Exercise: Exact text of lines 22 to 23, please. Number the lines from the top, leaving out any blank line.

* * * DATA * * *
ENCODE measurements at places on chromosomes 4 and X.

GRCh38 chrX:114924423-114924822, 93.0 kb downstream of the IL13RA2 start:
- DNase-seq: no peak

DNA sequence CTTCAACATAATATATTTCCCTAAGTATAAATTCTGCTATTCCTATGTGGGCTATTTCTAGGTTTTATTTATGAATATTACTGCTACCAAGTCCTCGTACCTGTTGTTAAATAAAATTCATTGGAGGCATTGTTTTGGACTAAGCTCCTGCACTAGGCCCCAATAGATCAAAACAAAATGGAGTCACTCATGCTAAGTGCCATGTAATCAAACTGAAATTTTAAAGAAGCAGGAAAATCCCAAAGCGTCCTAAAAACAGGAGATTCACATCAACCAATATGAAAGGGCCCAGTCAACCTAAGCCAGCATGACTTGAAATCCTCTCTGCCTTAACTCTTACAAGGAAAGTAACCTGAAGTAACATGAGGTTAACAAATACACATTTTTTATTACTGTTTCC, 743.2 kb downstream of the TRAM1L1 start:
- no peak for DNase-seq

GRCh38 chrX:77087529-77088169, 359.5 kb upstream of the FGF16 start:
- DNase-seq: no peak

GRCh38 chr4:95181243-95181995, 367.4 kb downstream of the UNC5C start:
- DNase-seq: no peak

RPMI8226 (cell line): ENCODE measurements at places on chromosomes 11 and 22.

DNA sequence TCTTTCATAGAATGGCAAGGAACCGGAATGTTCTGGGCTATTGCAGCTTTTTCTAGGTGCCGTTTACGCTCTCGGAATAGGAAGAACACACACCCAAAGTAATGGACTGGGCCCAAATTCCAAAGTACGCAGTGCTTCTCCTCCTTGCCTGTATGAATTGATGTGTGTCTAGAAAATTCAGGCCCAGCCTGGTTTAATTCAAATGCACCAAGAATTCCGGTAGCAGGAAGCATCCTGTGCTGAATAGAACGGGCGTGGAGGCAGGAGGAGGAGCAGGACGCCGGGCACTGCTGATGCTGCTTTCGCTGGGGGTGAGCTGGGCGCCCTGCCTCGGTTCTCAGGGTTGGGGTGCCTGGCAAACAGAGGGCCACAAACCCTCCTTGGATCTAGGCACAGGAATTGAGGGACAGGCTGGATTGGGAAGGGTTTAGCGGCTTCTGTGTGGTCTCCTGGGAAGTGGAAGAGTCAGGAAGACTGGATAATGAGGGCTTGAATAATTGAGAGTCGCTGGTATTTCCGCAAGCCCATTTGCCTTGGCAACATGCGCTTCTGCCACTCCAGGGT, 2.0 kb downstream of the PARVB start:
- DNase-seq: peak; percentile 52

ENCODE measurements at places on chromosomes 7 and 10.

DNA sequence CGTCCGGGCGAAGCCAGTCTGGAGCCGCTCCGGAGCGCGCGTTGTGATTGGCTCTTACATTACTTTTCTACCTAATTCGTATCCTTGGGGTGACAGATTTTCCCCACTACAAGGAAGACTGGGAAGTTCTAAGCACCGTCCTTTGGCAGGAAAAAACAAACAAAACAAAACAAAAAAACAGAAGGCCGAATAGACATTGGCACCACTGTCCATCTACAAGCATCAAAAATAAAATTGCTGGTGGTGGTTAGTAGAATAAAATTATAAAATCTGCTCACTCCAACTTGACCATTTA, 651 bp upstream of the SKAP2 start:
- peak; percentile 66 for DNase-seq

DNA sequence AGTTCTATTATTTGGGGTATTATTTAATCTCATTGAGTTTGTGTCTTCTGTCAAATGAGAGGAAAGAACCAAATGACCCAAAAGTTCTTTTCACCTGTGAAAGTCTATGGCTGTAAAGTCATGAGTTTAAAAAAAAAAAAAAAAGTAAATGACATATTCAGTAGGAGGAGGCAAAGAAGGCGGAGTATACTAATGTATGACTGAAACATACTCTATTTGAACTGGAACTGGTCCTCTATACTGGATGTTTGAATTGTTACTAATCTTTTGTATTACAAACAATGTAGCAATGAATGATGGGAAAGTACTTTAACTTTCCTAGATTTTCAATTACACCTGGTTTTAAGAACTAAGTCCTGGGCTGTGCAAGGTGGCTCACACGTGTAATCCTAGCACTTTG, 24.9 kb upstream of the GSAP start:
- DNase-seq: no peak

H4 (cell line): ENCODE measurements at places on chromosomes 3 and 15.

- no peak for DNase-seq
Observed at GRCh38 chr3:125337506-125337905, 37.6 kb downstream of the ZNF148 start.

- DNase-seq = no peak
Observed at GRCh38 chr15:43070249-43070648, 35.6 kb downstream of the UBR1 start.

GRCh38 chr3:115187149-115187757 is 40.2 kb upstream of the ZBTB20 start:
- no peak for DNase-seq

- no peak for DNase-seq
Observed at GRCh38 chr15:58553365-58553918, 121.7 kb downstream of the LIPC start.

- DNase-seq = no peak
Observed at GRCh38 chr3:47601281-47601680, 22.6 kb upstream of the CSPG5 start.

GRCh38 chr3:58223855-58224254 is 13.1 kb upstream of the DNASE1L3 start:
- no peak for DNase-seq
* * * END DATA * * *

Observed at GRCh38 chr15:43070249-43070648, 35.6 kb downstream of the UBR1 start.

GRCh38 chr3:115187149-115187757 is 40.2 kb upstream of the ZBTB20 start: